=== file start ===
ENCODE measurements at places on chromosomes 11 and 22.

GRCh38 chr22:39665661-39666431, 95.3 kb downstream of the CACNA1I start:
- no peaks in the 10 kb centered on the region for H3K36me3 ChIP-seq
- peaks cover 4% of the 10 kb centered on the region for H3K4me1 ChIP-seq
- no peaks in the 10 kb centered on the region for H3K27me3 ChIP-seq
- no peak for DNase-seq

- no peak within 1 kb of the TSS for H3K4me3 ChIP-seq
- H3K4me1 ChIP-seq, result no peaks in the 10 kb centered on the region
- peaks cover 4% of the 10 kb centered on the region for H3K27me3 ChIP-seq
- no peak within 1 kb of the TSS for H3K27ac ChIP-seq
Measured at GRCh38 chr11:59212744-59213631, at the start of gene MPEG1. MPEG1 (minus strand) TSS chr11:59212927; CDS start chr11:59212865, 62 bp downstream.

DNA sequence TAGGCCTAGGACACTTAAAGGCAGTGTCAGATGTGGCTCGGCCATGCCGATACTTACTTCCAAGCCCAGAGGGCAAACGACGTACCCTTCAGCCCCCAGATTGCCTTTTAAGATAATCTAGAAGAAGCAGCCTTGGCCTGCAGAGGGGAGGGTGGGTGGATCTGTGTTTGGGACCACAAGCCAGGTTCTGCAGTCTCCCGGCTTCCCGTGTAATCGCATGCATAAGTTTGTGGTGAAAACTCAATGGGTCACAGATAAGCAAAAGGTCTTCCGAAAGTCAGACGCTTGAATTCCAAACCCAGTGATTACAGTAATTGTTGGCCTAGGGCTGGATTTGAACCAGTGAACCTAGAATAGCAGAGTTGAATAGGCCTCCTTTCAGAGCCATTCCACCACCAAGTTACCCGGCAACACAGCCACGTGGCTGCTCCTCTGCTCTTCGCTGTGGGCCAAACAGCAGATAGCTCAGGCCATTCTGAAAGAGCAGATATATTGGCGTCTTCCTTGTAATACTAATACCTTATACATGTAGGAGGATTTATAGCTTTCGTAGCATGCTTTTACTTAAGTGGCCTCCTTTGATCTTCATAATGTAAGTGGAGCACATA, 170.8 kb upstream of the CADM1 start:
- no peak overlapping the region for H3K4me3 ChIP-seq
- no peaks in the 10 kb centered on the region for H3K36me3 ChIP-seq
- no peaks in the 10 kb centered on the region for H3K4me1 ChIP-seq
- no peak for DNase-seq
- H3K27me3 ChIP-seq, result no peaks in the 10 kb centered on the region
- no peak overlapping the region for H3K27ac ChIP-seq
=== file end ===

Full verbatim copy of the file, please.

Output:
ENCODE measurements at places on chromosomes 11 and 22.

GRCh38 chr22:39665661-39666431, 95.3 kb downstream of the CACNA1I start:
- no peaks in the 10 kb centered on the region for H3K36me3 ChIP-seq
- peaks cover 4% of the 10 kb centered on the region for H3K4me1 ChIP-seq
- no peaks in the 10 kb centered on the region for H3K27me3 ChIP-seq
- no peak for DNase-seq

- no peak within 1 kb of the TSS for H3K4me3 ChIP-seq
- H3K4me1 ChIP-seq, result no peaks in the 10 kb centered on the region
- peaks cover 4% of the 10 kb centered on the region for H3K27me3 ChIP-seq
- no peak within 1 kb of the TSS for H3K27ac ChIP-seq
Measured at GRCh38 chr11:59212744-59213631, at the start of gene MPEG1. MPEG1 (minus strand) TSS chr11:59212927; CDS start chr11:59212865, 62 bp downstream.

DNA sequence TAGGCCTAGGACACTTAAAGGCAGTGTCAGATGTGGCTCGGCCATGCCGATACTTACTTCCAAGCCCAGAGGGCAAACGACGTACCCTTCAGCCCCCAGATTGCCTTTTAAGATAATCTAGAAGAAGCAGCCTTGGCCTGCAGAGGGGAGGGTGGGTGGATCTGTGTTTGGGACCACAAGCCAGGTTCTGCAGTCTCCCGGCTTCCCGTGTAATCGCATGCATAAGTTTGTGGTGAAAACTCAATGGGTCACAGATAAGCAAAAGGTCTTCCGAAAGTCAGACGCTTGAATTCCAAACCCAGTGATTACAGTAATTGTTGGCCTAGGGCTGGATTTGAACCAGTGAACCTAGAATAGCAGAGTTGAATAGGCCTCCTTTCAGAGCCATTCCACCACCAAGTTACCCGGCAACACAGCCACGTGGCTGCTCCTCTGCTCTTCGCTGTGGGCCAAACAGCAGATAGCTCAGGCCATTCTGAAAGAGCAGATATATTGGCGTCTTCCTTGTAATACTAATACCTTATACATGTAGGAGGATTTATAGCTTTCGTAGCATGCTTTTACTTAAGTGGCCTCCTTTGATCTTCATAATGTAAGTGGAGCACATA, 170.8 kb upstream of the CADM1 start:
- no peak overlapping the region for H3K4me3 ChIP-seq
- no peaks in the 10 kb centered on the region for H3K36me3 ChIP-seq
- no peaks in the 10 kb centered on the region for H3K4me1 ChIP-seq
- no peak for DNase-seq
- H3K27me3 ChIP-seq, result no peaks in the 10 kb centered on the region
- no peak overlapping the region for H3K27ac ChIP-seq